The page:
Flashpoint South Caucasus | Eurozine

In New Eastern Europe, Jennifer S. Wistrand reflects on the human consequences of three decades of turbulence in the South Caucasus, where the conflicts in Abkhazia, South Ossetia and Nagorno-Karabakh have forced hundreds of thousands of people into internal displacement across the region.

Azerbaijan’s seizure of Nagorno-Karabakh in September 2023 has laid the ground for the ‘return home’ of internal refugees displaced after Armenia took control of the region in 1994. This puts oil-rich Azerbaijan in a position to accelerate its economic development.

‘Unfortunately, the past two years have not foreshadowed an equally reassuring future for either Armenia or Georgia’, writes Wistrand, who foresees that the burden of supporting up to 120,000 refugees from Nagorno-Karabakh ‘is going to have profound social, political and economic impacts’ on poor, landlocked Armenia, just as the displacement of Georgians from Abkhazia and South Ossetia has done for Georgia.

Since Russia’s full-scale invasion of Ukraine, the regional picture has been further complicated by the arrival of at least 100,000 Russians fleeing mobilization, mainly in Georgia and Armenia. Wistrand highlights the positive economic benefits that the Russian migrants have brought Armenia, which had the fastest growing economy in Eastern Europe in 2022–2023, but warns that deteriorating bilateral relations between Moscow and Yerevan may ultimately dissuade them from remaining in Armenia.

For Tbilisi, the problem is more sensitive. Russia’s war against Ukraine ‘has placed Georgia in the most precarious position’ of the three South Caucasus states, according to Wistrand. Deeply mistrustful of Russia, Georgians see the Russian migrant population as a potential casus belli for Moscow and are anxious about the growth of a ‘parallel society’ in the country.

‘For the South Caucasus, and especially for Georgia and Armenia, the war has meant more migrants, more displaced people, and greater anxiety and instability.’

Prospects of reconciliation

Is peace between Armenia and Azerbaijan possible now that the Karabakh issue has been ‘resolved’? Ahmad Alili analyses the socio-political complexities of the situation in both countries and highlights key areas likely to have a bearing on the prospects for reconciliation.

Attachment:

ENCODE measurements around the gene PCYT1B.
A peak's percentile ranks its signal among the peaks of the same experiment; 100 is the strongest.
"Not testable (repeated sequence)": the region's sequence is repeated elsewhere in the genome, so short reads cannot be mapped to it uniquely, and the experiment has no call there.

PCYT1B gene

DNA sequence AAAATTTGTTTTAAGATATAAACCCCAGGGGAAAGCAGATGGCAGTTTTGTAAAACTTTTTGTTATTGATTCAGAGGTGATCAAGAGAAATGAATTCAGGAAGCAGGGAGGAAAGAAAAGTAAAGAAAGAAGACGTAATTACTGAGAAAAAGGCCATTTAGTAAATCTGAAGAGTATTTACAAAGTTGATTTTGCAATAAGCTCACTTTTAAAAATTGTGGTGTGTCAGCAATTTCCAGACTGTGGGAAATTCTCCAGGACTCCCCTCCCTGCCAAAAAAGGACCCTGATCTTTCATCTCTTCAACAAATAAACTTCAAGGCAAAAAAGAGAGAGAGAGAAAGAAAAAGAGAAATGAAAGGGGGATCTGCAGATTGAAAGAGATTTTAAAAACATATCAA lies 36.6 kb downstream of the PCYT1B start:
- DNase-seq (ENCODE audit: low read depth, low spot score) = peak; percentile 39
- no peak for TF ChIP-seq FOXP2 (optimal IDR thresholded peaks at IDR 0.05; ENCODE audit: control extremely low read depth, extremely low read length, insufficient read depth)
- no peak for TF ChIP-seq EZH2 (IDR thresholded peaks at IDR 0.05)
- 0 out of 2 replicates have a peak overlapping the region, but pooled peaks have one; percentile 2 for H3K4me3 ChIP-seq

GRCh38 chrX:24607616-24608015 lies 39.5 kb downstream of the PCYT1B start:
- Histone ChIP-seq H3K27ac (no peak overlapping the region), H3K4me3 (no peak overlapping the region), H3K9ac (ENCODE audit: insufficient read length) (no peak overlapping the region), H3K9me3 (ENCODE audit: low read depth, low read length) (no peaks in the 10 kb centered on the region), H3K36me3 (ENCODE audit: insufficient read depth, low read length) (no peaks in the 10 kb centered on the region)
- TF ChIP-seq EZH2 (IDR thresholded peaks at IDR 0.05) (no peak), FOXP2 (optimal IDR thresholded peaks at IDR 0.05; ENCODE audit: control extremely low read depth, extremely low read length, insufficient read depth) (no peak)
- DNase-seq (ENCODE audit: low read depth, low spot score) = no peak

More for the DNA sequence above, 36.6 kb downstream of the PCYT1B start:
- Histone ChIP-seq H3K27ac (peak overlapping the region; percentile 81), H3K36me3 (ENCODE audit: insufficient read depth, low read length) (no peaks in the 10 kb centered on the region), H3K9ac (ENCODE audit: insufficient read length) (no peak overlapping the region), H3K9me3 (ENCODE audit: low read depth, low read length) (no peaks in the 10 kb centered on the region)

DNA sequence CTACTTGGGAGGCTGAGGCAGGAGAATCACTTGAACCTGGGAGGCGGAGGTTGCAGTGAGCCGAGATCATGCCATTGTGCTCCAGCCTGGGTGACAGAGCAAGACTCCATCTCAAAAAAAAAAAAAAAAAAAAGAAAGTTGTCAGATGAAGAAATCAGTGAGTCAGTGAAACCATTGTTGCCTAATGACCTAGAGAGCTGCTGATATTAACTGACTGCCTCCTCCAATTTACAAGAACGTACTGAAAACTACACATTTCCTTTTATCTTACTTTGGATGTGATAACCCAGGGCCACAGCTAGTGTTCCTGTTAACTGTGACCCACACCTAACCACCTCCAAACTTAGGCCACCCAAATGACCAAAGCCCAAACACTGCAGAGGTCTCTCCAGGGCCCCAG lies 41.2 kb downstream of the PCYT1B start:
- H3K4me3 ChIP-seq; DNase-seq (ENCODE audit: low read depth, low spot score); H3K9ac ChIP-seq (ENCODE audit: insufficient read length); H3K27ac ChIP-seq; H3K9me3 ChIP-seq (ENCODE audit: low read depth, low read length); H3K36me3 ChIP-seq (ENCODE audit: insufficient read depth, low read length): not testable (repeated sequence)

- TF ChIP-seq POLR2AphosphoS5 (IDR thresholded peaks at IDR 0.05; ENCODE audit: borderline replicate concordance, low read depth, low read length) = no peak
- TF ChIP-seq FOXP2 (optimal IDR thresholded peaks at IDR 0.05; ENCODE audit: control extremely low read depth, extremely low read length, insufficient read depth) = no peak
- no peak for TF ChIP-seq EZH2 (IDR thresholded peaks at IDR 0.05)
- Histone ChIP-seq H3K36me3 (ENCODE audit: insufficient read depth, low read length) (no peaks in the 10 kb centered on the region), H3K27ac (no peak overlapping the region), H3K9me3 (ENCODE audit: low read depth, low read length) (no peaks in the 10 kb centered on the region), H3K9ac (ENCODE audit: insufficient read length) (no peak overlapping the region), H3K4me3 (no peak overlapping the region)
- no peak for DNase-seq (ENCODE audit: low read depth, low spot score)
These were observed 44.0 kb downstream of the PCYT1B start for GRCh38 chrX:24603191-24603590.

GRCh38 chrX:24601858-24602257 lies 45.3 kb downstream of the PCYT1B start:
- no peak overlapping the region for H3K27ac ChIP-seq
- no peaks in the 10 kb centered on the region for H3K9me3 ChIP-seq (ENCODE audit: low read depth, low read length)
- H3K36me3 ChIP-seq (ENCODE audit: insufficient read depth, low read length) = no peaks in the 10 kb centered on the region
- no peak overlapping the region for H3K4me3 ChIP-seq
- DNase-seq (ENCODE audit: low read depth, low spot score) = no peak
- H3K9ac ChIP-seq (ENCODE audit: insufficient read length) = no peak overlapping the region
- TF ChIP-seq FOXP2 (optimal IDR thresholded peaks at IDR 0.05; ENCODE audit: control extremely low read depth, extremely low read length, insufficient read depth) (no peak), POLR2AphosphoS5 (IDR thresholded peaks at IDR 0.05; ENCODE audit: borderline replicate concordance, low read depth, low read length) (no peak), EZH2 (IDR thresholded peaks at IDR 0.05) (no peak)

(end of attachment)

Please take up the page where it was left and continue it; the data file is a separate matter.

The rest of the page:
Historically, power imbalances between warring parties have not been conducive to fruitful and fair peace settlements, meaning that the conclusive nature of Azerbaijan’s military victory might preclude a ‘dignified peace’, cautions Alili.

Another obstacle to peace is the disparity between the two countries in the degree of political consensus on the issue. While Azerbaijani society is in alignment, in Armenia the loss of Karabakh has splintered once-solid national opinion. ‘As a result, at a time when Azerbaijan’s position on the issue is centralised and united, Armenia’s position is reflected differently on various platforms.’

External geopolitical interference also represents a genuine threat to stability in the region, warns Alili. The South Caucasus countries may find that their best prospects lie in forging common cause: ‘The rapidly changing geopolitical conditions in the wider region make Armenia, Azerbaijan and Georgia natural allies against potential external threats.’

Georgia’s embattled democracy

With parliamentary elections around the corner, pro-Russian oligarch Bidzina Ivanishvili is back on the political scene in Georgia, amid growing public distrust in politics and an increasingly unstable social climate.

Georgia, which received EU candidacy status in 2023, appears to be heading for a moment of reckoning, writes Nino Chanadiri. If the ruling party Georgian Dream (GD), over which Ivanishvili wields outsized influence, wins a fourth term in power in this year’s elections, the country’s westward path will be in serious jeopardy.

Ivanishvili has re-entered the country’s political stage for a third time, in a comeback ‘seen as Russia’s attempt to maintain control over Georgia by ensuring that a friendly government remains in power and sabotaging further steps toward Euro-Atlantic integration’.

However, it is unclear whether Ivanishvili will throw his weight completely behind GD or back new parties with anti-western and often pro-Russian stances. He may also enlist the help of pro-Russian right-wing movements widely seen to be GD tools against anti-government demonstrations, writes Chanadiri.

Meanwhile, Georgia’s opposition is fragmented, with the pro-western United National Movement struggling to attract the support and confidence of voters who still see it as linked to controversial former president Mikheil Saakashvili.

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